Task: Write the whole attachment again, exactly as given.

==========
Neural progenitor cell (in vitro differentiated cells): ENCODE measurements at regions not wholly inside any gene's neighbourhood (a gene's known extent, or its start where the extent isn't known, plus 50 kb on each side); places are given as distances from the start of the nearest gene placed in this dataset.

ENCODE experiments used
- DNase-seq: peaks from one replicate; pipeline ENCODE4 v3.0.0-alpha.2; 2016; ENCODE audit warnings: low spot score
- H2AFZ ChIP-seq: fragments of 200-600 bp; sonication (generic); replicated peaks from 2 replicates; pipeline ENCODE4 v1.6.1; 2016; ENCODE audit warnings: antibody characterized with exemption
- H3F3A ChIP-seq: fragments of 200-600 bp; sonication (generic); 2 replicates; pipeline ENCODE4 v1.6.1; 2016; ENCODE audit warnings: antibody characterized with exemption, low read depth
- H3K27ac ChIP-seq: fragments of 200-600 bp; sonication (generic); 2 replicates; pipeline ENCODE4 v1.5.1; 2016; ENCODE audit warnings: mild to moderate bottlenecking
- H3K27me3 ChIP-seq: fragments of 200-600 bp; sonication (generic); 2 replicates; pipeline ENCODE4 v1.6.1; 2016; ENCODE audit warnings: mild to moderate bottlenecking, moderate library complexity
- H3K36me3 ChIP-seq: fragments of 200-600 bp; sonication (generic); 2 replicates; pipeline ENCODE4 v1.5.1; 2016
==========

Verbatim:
Neural progenitor cell (in vitro differentiated cells): ENCODE measurements at regions not wholly inside any gene's neighbourhood (a gene's known extent, or its start where the extent isn't known, plus 50 kb on each side); places are given as distances from the start of the nearest gene placed in this dataset.

ENCODE experiments used
- DNase-seq: peaks from one replicate; pipeline ENCODE4 v3.0.0-alpha.2; 2016; ENCODE audit warnings: low spot score
- H2AFZ ChIP-seq: fragments of 200-600 bp; sonication (generic); replicated peaks from 2 replicates; pipeline ENCODE4 v1.6.1; 2016; ENCODE audit warnings: antibody characterized with exemption
- H3F3A ChIP-seq: fragments of 200-600 bp; sonication (generic); 2 replicates; pipeline ENCODE4 v1.6.1; 2016; ENCODE audit warnings: antibody characterized with exemption, low read depth
- H3K27ac ChIP-seq: fragments of 200-600 bp; sonication (generic); 2 replicates; pipeline ENCODE4 v1.5.1; 2016; ENCODE audit warnings: mild to moderate bottlenecking
- H3K27me3 ChIP-seq: fragments of 200-600 bp; sonication (generic); 2 replicates; pipeline ENCODE4 v1.6.1; 2016; ENCODE audit warnings: mild to moderate bottlenecking, moderate library complexity
- H3K36me3 ChIP-seq: fragments of 200-600 bp; sonication (generic); 2 replicates; pipeline ENCODE4 v1.5.1; 2016